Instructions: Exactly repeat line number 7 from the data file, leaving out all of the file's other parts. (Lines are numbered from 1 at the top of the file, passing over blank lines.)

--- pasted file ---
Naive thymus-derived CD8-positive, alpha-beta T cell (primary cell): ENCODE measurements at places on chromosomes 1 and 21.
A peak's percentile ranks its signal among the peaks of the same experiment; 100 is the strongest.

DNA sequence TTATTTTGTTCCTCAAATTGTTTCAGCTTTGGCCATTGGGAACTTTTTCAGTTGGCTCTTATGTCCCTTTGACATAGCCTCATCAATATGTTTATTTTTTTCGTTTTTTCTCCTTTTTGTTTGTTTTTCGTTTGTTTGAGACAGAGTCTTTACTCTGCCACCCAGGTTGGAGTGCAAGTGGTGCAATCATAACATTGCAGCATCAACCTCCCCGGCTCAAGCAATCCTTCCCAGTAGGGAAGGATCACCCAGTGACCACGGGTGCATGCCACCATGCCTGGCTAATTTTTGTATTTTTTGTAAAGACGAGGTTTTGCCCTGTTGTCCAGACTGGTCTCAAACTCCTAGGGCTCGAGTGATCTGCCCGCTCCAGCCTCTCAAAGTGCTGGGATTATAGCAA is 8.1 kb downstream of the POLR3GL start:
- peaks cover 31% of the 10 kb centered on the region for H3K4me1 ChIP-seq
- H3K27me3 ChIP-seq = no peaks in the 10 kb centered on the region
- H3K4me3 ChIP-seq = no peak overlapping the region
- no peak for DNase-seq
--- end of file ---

- no peak for DNase-seq